When the Food and Agriculture Organization of the United Nations declared 2016 to be the International Year of Pulses, you probably thought, huh?
What’s a pulse and why should we be eating more of them?
Pulses are the grains or seeds of legumes and are “limited to crops harvested solely for dry grain.” Still confused? You probably know them better as lentils, dried beans and chickpeas or garbanzo beans.
Pulses are a great source of protein. In fact, they have twice the amount of that
darling of superfoods, quinoa — which is good news if you want eat a more plant-based diet. And, because they are high in water content, eating pulses will make you feel fuller faster, which helps limit calories consumed.
While many of us may avoid beans due to their, uh, explosive reputation, a 2011 study
debunked this pervasive notion. Beans, lentils and chickpeas are also excellent sources of soluble fiber, which is known to
reduce the risk of heart disease and keep
blood sugar levels low. Pulses are also
high in B vitamins.
Adding pulses to your diet is not only good for your health, it’s good for the environment. Considered a sustainable food, pulses have a low carbon footprint. They’re water efficient and they
enrich soil they’re grown in. Cooking pulses can require some serious prep time, especially as many recipes using dried beans suggest soaking the beans in water for up to 24 hours. However, the tide is turning on this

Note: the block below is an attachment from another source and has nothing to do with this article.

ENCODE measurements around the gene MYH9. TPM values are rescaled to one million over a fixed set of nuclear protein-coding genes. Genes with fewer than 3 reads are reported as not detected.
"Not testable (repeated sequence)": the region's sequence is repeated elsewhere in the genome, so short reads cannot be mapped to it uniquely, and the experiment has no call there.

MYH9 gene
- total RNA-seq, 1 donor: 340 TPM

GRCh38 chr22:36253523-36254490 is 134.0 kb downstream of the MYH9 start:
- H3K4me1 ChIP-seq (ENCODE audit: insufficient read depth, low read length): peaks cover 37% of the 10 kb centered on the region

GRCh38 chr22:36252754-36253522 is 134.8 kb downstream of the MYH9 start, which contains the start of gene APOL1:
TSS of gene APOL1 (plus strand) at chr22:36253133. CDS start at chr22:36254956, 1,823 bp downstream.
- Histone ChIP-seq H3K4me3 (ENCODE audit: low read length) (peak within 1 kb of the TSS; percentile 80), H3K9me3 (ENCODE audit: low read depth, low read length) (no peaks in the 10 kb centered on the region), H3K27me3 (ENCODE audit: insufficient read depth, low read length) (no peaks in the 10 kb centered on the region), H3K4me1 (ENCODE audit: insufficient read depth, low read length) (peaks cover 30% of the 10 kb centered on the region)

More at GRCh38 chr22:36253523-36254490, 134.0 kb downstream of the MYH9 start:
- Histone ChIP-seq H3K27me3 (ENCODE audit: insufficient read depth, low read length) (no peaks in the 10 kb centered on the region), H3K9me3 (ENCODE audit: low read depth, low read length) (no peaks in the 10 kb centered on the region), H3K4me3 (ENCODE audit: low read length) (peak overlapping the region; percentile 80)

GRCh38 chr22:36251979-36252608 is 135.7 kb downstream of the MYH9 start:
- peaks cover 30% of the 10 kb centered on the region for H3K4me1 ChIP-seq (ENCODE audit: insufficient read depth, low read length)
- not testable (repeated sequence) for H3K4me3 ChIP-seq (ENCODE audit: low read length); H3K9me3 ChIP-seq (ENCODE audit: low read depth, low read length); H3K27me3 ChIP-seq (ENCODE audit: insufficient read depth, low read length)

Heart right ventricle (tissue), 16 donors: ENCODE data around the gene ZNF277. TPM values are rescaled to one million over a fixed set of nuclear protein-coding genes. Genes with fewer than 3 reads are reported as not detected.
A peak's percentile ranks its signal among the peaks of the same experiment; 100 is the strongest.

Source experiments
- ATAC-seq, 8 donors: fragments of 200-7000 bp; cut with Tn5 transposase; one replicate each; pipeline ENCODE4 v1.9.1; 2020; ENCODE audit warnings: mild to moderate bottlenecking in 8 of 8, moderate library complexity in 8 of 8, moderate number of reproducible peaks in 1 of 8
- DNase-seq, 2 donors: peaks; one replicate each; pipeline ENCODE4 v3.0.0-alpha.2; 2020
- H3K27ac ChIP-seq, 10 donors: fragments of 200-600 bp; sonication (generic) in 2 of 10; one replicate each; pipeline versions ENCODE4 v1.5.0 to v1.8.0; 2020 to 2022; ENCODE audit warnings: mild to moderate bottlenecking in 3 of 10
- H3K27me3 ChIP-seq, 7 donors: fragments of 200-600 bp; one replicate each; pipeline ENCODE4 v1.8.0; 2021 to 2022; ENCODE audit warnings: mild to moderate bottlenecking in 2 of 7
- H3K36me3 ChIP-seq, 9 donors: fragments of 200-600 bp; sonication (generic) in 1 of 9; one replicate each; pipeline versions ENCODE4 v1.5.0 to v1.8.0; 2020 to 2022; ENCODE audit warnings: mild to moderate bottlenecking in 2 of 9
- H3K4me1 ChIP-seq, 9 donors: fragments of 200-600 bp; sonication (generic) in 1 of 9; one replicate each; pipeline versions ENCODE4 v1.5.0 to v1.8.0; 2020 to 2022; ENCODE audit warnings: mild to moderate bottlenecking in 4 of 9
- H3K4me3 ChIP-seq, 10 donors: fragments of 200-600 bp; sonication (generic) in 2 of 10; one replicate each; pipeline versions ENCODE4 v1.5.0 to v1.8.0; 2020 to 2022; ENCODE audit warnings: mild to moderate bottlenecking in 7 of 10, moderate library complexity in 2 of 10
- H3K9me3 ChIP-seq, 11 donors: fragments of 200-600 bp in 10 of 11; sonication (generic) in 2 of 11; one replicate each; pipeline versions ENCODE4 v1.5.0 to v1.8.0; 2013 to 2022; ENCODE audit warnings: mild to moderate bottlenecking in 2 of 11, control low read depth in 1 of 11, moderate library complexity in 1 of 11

age-old cooking adage so don’t let a lack of planning on your part keep you from experimenting.
Here are some suggestions to help you pulse-up your diet:
Hummus (recipe courtesy of Mark Bittman):
Probably the most well-known use of chickpeas, hummus is easy to make and versatile. You can serve it with raw vegetables for a healthy snack or appetizer or substitute it for mayonnaise in your favorite sandwich to add depth and flavor.
Vegan Lentil Burgers (recipe courtesy of Food Network):
Nothing says summer quite like a burger hot off the grill. This vegan-friendly version gets it’s meatiness from lentils, which are not only high in protein and fiber, they’re easy on your wallet.
Cannellini Beans with Spinach (recipe courtesy of
This dish can be made up to three days ahead and be served as a side dish to your favorite lean protein, such as grilled salmon, or on its own with some crusty, whole-grain bread. You can skip the soaking part by buying canned cannellini beans, just make sure to rinse and drain them well before using so you can better control salt content.